The Colonel What you have heard is true. I was in his house. There was a kidney-shaped pool and a Donkey Kong, Jr arcade game. We sat in the living room. His wife brought out a tray of mint juleps and a plate of Extra Crispy dark. A remote control sat on the base of a bowling trophy. With a gigantic paper napkin covering his white suit and black bolo tie, he picked up the pieces of chicken one by one, cleaning the bones dry in exaggerated sucking motions then breaking them and slurping the marrow. My friend said to me with his eyes: say nothing. There was talk [...]
This town is a proverb: a woman waiting. Thoughts have citations, skies are marine. All this strong weather. Chance is dead or just got tenure. Mt. Olympus is a tea. Fleeced heads loll on valedictory brick. Jam jar gaslights hold not much new.
from Pythia Says
Pythia says missile guidance systems are locked on locked out door slamming the slopes where cattle graze it’s just a satellite or he is winking and dropping into the folds her water worn down over time channeling anger and something else besides
Wood smoke dark blue sky the walls have blackened in a strategy for asset allocation it tastes like candy canyon cannons passing strange or what could be left the bends it starts far away and when we were young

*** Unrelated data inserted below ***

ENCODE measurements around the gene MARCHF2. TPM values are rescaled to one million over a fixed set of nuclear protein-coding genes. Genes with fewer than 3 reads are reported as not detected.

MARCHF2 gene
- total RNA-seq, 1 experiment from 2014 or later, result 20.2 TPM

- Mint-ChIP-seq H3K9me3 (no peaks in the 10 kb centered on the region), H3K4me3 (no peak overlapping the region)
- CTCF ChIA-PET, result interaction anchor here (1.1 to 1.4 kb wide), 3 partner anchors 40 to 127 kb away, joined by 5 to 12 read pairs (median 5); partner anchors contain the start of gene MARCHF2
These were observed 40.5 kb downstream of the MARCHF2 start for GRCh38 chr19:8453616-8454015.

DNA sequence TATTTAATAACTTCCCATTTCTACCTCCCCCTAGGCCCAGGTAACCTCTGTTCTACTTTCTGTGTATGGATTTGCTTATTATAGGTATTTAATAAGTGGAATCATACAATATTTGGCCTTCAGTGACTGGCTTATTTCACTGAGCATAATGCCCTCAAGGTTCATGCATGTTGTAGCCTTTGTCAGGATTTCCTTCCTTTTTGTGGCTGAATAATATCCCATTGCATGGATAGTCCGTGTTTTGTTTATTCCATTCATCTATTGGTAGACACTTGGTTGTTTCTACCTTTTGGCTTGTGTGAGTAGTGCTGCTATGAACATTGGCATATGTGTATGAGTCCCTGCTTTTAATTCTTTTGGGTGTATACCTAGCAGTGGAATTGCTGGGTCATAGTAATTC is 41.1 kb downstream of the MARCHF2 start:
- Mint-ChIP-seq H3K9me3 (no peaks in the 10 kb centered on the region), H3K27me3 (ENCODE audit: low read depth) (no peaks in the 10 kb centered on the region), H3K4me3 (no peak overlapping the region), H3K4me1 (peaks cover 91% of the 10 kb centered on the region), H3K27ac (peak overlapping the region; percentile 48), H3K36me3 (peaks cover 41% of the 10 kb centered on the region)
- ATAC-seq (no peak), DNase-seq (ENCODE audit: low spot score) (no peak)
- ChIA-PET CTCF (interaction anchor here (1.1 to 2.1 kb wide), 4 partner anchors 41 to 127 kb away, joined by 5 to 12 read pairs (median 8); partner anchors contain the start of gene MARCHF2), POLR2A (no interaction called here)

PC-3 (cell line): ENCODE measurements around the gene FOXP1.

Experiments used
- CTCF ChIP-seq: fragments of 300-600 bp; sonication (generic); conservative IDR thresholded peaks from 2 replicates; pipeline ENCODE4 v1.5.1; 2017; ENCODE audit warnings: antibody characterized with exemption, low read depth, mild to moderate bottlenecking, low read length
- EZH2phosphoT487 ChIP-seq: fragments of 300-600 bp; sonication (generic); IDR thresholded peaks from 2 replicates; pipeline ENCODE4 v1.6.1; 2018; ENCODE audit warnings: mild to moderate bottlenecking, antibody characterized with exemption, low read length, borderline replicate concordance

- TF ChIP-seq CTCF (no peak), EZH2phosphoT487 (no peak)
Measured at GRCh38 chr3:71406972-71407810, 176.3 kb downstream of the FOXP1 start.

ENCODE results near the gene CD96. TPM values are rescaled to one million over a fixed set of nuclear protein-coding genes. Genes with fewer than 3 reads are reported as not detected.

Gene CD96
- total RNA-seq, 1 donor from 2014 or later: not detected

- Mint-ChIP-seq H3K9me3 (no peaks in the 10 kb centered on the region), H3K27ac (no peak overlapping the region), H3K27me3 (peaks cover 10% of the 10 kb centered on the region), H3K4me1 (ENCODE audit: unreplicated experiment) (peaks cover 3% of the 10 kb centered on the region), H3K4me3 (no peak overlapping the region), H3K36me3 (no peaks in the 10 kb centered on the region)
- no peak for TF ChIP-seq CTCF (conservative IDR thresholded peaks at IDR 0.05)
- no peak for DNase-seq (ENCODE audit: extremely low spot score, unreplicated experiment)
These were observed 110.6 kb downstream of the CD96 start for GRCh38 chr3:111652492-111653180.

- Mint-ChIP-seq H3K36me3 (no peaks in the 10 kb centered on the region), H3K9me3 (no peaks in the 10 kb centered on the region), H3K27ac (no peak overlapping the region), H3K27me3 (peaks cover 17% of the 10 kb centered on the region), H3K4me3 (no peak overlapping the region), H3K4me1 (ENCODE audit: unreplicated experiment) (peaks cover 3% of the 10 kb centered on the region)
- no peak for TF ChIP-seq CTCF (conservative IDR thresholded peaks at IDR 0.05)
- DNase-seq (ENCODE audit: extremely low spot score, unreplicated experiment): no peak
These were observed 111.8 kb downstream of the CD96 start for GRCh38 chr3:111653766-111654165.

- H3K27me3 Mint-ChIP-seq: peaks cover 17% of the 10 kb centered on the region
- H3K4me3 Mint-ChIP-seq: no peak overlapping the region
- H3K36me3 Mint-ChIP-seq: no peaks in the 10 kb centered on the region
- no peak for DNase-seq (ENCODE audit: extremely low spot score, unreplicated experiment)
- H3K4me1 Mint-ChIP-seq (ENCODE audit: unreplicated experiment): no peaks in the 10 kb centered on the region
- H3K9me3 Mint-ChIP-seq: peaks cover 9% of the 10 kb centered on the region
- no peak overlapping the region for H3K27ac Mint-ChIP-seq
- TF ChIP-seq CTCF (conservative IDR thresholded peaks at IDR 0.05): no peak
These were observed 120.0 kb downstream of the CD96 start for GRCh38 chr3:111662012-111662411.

It wasn’t God with us that October.
It was something bigger than we can put into solemn books and pray to
although I saw you praying as you stood over the falls,
your eyes shut for a while. I was praying too which I do when I’ve lost sight
of anything human.
Do you know Bertolt Brecht's The Hammer Throwers? One hundred men divide on right and left sides of a stage and throw hammers at each other for half an hour. Every performance, a different number of men are standing at the end, twenty nine or three, and in one performance, the most famous, one hundred and one men took a bow. Bertolt Brecht was alone in noticing that his play had given birth to a man. When asked his name, the man replied, I am Bertolt Brecht.
Gaud, lea, spry, loaf, spawn, scalp, slake, splay: (Pause for laughter). Thank you all for coming, for surviving those infamous six to ninety-four years of famine, ostensibly living off grape juice (Krane’s “zippy violet pilot of sustenance”), violent riots to claim last cups of java, searing coffee crop-dusting a talc on the tongue. Truly, the first hit of it at the top of the throat makes me believe that I have been drowning, and that, being revived, I am taking the first
gasp of breath, the rest of my life, so, thank you.
Death is here, you took a photo, sure, death Is near, remember, remember, today we fight Like birds, fight like burning rags, today we Fight like gods, today we die for gods, how Much is that ahi in the window, here you Are, here we are, no mercy, no future, lots And lots of turkey sausage, death tangles, Death shakes, death breakfast served all Night, death tangles, death shakes, death- Flavored ice-cream, deathberry gum
Joseph Lease’s critically acclaimed books of poetry include Testify (Coffee House Press, 2011), Broken World (Coffee House Press, 2007), and Human Rights (Talisman House, second edition forthcoming). Lease’s poems "'Broken World' (For James [...]